Market digest April 2020: markets move to a ‘new normal’ as HAs brave issuance

Two major housing associations helped to reopen the sterling corporate bond market after an effective shutdown amid the COVID-19 crisis.

Financial markets were showing some initial signs of relative stability at the start of April, following weeks of severe turbulence triggered by the COVID-19 pandemic.

Coronavirus continues to have devastating consequences on a global scale, while forcing a ‘lockdown’ across the UK that has required housing associations (HAs) to adapt how they serve their residents and operate as businesses, with safety of tenants and staff the top priority.

The sector entered the crisis in rude financial health, following months of stress-testing, fundraising and preparation for the potential consequences of a no-deal Brexit.

But the coming months are likely to see rising unemployment and continued record numbers of Universal Credit claims, pressure on public finances following the necessary raft of state interventions, and a potential era of austerity to follow.

By the first week of April, global stocks had rallied, with reports of investors beginning to see some signs of stability returning.

Average yield and margin on HA bonds: 18 October 2019 to 30 March 2020

Included in the UK government’s multibillion-pound intervention were programmes for the Bank of England to buy up corporate bonds – with HAs making up 80 per cent of the property and finance category – and a new commercial paper initiative, both of which large HAs are hoping to benefit from.

Optivo and Sanctuary led the way in helping to reopen the sterling bond markets in late March, attracting almost £2.5bn of orders between them.

Investors welcomed the deals and reiterated their view of social housing as a low-risk sector relative to other asset classes.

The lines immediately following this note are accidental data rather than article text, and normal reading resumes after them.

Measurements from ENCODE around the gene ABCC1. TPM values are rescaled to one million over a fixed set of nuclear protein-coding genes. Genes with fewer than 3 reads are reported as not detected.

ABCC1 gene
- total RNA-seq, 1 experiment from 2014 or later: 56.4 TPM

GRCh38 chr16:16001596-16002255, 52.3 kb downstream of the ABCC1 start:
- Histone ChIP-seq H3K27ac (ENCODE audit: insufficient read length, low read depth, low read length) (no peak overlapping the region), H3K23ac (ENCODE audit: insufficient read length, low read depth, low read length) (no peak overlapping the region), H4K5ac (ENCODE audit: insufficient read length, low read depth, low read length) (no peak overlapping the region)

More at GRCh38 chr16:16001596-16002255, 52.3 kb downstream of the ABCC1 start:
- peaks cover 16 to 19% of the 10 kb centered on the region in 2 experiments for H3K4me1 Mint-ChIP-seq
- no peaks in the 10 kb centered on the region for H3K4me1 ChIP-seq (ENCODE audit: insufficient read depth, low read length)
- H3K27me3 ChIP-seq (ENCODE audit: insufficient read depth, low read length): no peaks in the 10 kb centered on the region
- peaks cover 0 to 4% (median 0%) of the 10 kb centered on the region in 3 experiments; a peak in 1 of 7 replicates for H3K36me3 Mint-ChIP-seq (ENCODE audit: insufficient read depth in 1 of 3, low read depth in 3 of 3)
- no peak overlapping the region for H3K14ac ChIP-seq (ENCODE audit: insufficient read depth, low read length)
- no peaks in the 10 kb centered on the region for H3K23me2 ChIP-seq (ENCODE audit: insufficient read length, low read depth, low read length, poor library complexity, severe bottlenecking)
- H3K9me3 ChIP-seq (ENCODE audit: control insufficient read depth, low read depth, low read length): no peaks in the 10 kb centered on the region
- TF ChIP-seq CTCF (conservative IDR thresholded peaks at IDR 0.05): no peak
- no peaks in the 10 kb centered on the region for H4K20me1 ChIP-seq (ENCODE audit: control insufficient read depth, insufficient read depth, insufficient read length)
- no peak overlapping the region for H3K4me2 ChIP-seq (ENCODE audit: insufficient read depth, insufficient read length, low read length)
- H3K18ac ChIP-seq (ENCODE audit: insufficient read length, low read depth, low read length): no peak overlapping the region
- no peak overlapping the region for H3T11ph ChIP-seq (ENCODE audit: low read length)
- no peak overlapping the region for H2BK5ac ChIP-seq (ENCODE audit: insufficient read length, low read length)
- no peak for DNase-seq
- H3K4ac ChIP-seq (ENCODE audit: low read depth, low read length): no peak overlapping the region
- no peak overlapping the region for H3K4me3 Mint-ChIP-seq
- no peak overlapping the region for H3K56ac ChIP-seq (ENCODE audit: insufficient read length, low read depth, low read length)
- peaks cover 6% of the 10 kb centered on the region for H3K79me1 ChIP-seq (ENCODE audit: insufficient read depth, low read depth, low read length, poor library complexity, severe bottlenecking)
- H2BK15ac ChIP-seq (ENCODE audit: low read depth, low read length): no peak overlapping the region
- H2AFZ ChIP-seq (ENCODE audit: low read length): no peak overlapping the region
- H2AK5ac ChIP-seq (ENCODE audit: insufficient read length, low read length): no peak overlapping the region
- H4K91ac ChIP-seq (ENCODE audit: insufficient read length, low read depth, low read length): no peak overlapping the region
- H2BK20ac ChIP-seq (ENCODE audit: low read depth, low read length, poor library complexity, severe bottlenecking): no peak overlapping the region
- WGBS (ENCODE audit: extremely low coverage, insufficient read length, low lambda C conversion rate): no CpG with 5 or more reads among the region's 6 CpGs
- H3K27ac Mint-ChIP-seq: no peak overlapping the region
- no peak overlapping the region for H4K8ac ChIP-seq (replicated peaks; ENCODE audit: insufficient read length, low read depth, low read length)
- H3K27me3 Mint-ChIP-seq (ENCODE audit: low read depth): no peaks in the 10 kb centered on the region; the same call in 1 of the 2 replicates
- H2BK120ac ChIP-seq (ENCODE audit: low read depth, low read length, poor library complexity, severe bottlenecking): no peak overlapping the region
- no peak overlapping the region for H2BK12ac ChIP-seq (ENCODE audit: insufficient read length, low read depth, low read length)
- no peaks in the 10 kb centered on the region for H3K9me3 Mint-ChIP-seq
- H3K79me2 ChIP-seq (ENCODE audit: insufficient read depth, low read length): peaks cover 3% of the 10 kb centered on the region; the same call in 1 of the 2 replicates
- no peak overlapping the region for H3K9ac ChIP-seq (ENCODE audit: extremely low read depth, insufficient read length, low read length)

They indicated that a wider credit spread will be part of the ‘new normal’ for the foreseeable future. However, there were already signs of spreads tightening just a week after the issuance.

Market digest

The average yield on housing association bonds jumped in March, having fallen in February as the COVID-19 crisis hit the world’s economies.

The average spread over gilts widened in that time but showed signs of tightening in the final week of March, generally a sign of investors feeling a little more confident about the sector.

Social rented housing is viewed positively as a source of predictable, steady returns by investors and credit rating agencies because of consistent levels of housing demand, government support through benefits and capital grant and the regulatory framework.

While Moody’s, for example, expects the housing market slowdown to hit sales income and rising unemployment to push up arrears, it said effects could be mitigated through reductions in spending on development and repairs.

Spreads had risen steeply since October, with the average spread 44.5 basis points higher by the end of March (see graph above).

However gilt yields were steadier in that six-month period, meaning that housing association bond yields returned to where they had started in October.

On 23 March, our market digest data showed the margins and yields on individual housing association bonds. A2Dominion’s 2028, 3.5 per cent coupon bond had the highest margin of 250 basis points on 30 March, which was up 54 points on six months earlier.

PRS Finance 1.75 per cent, 2026, which issues bonds to finance government-backed loans to private rented sector providers, had the lowest spread at 71 basis points, an increase of 11 since October.